I started with guided meditation and that never worked because I wanted the person speaking to just shut up.
Then I tried the music tracks from YouTube and that’s what stuck for me.
So I figured out my meditation position, I figured out my meditation ambience or atmosphere, whatever you want to call it.
The third step was to figure out how to channel my thoughts.
As I said, my mind runs at a million miles an hour, so I needed to find a way to give my overexcited brain, one thing to focus on so it could calm down and find that stillness, which meditation is all about.
I tried loosening up my muscles. I tried focusing on different muscles.
One of the things they say in yoga is to breathe into specific muscle groups. I tried that.
What worked for me was just focusing on counting my breath. So when I meditate, I do slow deep breaths. So that’s a four-count inhale, four-count hold, four-count exhale, four-count hold.
I think that’s also called box breathing.
And then my mind is busy counting my breath, my breath is busy trying to sync up with my mind. I’ve got the music playing in the background. And that is me done.
That’s what works for me.
I do it once every morning when I get up.
I get out of bed just to open up YouTube on my iPad, find a track, and lie down on the floor for five minutes, my eyes closed again. Up to now, I haven’t fallen asleep during that, but it might happen one day.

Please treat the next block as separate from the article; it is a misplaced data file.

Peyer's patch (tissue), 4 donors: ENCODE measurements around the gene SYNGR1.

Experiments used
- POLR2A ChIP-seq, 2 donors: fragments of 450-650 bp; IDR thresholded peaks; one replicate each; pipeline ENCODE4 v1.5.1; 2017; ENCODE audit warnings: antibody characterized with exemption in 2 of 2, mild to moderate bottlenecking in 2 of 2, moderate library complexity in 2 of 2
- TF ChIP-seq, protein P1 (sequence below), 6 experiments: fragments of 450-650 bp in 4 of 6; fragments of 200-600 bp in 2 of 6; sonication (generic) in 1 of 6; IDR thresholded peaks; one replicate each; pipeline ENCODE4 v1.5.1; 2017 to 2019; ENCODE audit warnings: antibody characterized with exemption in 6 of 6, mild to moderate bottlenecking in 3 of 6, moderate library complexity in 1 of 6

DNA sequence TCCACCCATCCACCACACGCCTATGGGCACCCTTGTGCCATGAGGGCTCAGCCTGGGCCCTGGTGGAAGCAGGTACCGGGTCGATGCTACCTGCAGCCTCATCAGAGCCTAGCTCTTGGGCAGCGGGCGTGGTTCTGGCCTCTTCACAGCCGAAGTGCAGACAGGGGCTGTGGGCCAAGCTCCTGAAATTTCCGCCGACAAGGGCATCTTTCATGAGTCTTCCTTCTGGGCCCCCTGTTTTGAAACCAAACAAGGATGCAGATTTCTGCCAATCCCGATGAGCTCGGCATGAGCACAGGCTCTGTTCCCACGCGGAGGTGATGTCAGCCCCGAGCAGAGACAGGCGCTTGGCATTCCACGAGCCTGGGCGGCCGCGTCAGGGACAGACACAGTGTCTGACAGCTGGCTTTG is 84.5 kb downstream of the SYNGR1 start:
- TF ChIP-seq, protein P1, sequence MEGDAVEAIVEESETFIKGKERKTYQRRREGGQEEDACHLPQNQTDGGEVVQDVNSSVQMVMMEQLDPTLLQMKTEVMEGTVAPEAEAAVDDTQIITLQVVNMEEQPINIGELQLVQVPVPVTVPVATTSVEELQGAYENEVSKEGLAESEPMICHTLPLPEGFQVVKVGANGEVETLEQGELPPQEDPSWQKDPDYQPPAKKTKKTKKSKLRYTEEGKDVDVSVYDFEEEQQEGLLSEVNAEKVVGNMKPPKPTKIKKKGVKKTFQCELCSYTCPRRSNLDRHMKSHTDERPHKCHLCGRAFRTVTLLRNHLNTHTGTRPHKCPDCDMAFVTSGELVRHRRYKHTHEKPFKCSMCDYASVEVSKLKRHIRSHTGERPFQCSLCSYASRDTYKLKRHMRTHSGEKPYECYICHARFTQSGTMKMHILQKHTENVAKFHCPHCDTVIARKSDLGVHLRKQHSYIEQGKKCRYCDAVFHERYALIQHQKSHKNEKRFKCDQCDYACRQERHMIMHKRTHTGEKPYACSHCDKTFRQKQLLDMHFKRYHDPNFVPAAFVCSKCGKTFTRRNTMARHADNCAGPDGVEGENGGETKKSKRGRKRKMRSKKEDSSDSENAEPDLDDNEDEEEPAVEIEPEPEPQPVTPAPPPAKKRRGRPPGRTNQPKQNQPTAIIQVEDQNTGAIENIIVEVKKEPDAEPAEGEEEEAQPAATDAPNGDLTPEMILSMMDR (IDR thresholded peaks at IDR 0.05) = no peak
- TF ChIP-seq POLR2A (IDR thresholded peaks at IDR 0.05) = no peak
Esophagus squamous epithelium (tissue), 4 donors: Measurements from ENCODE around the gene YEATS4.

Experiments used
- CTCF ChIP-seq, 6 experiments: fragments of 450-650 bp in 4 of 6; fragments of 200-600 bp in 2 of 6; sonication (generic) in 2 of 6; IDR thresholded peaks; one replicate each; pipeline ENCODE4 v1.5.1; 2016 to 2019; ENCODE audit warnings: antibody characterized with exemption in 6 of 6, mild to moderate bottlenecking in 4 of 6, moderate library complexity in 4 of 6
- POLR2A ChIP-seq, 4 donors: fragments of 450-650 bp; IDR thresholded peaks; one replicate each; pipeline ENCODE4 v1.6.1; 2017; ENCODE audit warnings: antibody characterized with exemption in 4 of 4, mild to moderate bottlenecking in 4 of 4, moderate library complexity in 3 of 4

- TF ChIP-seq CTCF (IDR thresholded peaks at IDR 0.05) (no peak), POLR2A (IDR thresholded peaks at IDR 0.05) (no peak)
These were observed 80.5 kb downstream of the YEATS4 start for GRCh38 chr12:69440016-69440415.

And then the evening is the opposite.
I’ll lie down on the floor, meditate and get up and then go to lie down in bed.
How Else Can You Meditate If You’re Busy?
One option is of course guided meditation, which does work for a lot of people as well. Otherwise, it wouldn’t be as prominent as it is.
Guided meditation is the same as what I do, except you’ve got a voice over whatever you’re listening to, that’s talking you through it and basically guiding it. Unsurprisingly, that’s what it says in the name – guiding your thoughts.
And for most beginners, that may be a good starting point, because that’s going to help you channel your thoughts and your focus and find that calm.
It didn’t work for me because I just wanted the person or people – because I did several attempts – to just shut up.
Try Active Meditation
Another option is active meditation where you might do something that you get away from everything that you’re doing and find a way to clear your head.
I would count going for a long walk or going for a hike or something like that as a form of long meditation and did this regularly when gyms were closed during Covid lockdowns.
I was going walking for an hour and a half or two hours every single day. And in that time, I was listening to a podcast or an audiobook. Something that was fun, something that was going to lighten my mood and something that was going to take my thoughts away from work and home life and, all that stress and responsibility.
So it wasn’t meditation in the traditional sense, but it had the same impact on me. And for someone that is active and busy and does need that escape, it’s another, perfectly good option.
And of course, if you are into incense and chanting and all that there’s absolutely nothing wrong with that.
You do you.
If that’s what you enjoy and you feel that’s going to help you relax just to get in touch with that spiritual side then of course go for it.